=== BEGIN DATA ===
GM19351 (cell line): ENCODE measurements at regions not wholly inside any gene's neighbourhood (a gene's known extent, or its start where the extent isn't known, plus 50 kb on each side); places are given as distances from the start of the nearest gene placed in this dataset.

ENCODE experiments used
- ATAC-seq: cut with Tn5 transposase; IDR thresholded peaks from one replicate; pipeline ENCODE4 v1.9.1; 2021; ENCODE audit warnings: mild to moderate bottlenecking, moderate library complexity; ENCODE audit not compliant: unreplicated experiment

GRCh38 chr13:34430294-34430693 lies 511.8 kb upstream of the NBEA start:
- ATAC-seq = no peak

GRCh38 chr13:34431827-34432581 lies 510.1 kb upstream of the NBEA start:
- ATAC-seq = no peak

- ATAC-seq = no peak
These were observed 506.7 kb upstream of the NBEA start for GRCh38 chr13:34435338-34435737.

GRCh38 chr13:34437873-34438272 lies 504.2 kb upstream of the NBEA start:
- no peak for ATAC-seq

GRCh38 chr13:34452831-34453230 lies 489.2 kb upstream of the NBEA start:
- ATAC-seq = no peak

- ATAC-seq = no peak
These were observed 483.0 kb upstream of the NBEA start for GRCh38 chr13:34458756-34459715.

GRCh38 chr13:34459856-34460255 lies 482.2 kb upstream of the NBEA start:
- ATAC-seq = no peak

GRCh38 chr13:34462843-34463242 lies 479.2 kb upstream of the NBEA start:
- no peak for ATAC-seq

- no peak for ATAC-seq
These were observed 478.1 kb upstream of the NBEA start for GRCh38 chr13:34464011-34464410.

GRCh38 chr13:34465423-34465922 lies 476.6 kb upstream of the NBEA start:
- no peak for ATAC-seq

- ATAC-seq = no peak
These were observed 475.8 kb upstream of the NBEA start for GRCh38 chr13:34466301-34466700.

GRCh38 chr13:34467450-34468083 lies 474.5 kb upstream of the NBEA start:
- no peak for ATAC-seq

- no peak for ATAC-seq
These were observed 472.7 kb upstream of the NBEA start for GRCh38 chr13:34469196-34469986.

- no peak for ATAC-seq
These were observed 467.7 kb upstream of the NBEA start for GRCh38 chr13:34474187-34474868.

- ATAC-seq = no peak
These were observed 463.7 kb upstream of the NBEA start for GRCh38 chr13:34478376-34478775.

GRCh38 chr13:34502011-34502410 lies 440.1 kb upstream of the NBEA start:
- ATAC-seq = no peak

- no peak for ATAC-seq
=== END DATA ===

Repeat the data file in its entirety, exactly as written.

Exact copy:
GM19351 (cell line): ENCODE measurements at regions not wholly inside any gene's neighbourhood (a gene's known extent, or its start where the extent isn't known, plus 50 kb on each side); places are given as distances from the start of the nearest gene placed in this dataset.

ENCODE experiments used
- ATAC-seq: cut with Tn5 transposase; IDR thresholded peaks from one replicate; pipeline ENCODE4 v1.9.1; 2021; ENCODE audit warnings: mild to moderate bottlenecking, moderate library complexity; ENCODE audit not compliant: unreplicated experiment

GRCh38 chr13:34430294-34430693 lies 511.8 kb upstream of the NBEA start:
- ATAC-seq = no peak

GRCh38 chr13:34431827-34432581 lies 510.1 kb upstream of the NBEA start:
- ATAC-seq = no peak

- ATAC-seq = no peak
These were observed 506.7 kb upstream of the NBEA start for GRCh38 chr13:34435338-34435737.

GRCh38 chr13:34437873-34438272 lies 504.2 kb upstream of the NBEA start:
- no peak for ATAC-seq

GRCh38 chr13:34452831-34453230 lies 489.2 kb upstream of the NBEA start:
- ATAC-seq = no peak

- ATAC-seq = no peak
These were observed 483.0 kb upstream of the NBEA start for GRCh38 chr13:34458756-34459715.

GRCh38 chr13:34459856-34460255 lies 482.2 kb upstream of the NBEA start:
- ATAC-seq = no peak

GRCh38 chr13:34462843-34463242 lies 479.2 kb upstream of the NBEA start:
- no peak for ATAC-seq

- no peak for ATAC-seq
These were observed 478.1 kb upstream of the NBEA start for GRCh38 chr13:34464011-34464410.

GRCh38 chr13:34465423-34465922 lies 476.6 kb upstream of the NBEA start:
- no peak for ATAC-seq

- ATAC-seq = no peak
These were observed 475.8 kb upstream of the NBEA start for GRCh38 chr13:34466301-34466700.

GRCh38 chr13:34467450-34468083 lies 474.5 kb upstream of the NBEA start:
- no peak for ATAC-seq

- no peak for ATAC-seq
These were observed 472.7 kb upstream of the NBEA start for GRCh38 chr13:34469196-34469986.

- no peak for ATAC-seq
These were observed 467.7 kb upstream of the NBEA start for GRCh38 chr13:34474187-34474868.

- ATAC-seq = no peak
These were observed 463.7 kb upstream of the NBEA start for GRCh38 chr13:34478376-34478775.

GRCh38 chr13:34502011-34502410 lies 440.1 kb upstream of the NBEA start:
- ATAC-seq = no peak

- no peak for ATAC-seq